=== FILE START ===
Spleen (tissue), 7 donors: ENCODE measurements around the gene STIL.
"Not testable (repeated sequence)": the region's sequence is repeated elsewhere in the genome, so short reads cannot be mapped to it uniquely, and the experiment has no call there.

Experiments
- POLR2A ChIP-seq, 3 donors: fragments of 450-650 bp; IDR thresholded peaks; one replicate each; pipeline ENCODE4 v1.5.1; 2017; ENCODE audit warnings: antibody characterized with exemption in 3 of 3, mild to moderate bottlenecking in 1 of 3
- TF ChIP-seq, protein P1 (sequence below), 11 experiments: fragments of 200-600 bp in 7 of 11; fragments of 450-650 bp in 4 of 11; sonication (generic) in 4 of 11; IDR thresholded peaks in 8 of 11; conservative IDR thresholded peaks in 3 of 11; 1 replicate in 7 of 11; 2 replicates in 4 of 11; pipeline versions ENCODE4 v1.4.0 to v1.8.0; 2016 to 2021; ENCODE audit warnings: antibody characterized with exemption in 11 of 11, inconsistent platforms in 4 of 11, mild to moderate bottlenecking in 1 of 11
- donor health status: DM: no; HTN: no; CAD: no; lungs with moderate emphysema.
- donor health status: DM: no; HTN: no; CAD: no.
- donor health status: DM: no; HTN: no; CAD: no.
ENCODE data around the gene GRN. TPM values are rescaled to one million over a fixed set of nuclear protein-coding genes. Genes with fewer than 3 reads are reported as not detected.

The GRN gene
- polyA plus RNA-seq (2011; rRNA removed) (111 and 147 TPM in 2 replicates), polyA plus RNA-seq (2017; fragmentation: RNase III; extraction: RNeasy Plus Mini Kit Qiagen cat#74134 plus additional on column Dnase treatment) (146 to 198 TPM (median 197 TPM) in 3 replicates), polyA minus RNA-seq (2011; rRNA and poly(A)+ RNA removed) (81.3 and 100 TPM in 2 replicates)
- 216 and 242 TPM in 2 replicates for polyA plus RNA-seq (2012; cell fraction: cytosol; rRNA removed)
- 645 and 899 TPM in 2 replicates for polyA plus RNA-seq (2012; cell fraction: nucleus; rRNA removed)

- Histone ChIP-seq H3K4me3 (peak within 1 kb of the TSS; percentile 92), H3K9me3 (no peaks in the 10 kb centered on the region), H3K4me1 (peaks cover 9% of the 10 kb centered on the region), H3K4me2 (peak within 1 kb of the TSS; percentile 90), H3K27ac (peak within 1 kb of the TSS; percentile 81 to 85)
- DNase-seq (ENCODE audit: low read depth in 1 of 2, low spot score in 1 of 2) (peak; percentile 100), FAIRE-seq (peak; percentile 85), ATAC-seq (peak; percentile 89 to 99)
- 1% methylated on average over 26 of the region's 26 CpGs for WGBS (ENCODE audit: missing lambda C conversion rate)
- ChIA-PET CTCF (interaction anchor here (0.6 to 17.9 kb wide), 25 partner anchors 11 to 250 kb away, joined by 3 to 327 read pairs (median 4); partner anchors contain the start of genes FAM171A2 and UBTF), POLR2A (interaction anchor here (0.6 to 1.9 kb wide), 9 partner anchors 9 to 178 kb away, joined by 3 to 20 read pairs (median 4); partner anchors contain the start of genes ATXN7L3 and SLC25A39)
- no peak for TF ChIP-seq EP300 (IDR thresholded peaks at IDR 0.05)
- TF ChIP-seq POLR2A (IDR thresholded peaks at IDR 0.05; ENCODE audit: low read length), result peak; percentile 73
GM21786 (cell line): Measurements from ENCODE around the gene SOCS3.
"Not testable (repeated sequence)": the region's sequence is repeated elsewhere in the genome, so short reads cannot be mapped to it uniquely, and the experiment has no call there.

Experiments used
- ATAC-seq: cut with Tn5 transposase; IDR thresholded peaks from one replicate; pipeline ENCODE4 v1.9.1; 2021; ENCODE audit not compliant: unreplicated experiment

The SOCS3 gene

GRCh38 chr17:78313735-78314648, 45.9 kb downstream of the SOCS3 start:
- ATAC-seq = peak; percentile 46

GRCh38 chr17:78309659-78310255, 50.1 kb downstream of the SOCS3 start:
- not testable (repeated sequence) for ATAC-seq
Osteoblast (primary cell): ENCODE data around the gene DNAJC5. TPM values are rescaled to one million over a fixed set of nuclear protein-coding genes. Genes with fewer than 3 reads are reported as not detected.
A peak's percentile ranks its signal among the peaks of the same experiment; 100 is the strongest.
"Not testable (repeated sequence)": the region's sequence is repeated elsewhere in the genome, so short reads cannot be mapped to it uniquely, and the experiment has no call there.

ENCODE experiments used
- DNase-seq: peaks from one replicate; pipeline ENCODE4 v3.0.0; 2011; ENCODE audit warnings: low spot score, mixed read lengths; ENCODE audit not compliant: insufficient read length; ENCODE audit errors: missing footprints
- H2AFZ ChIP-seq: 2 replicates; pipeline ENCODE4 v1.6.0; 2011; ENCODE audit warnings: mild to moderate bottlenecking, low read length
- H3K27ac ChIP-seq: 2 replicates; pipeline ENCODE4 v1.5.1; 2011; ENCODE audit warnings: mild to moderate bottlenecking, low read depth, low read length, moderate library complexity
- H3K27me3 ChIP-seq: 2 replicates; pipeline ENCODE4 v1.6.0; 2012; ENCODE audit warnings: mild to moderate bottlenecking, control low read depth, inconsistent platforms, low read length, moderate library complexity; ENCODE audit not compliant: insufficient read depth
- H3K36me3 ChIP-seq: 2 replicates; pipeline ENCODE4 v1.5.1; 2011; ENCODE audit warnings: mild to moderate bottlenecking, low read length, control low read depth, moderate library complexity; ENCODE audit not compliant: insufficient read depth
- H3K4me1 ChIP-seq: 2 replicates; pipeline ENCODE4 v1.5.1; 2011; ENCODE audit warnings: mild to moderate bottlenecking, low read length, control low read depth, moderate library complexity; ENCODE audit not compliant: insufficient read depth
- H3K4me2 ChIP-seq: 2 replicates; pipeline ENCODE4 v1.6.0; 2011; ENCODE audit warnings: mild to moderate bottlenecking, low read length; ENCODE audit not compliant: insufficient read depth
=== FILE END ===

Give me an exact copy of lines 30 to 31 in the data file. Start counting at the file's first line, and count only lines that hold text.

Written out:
A peak's percentile ranks its signal among the peaks of the same experiment; 100 is the strongest.
"Not testable (repeated sequence)": the region's sequence is repeated elsewhere in the genome, so short reads cannot be mapped to it uniquely, and the experiment has no call there.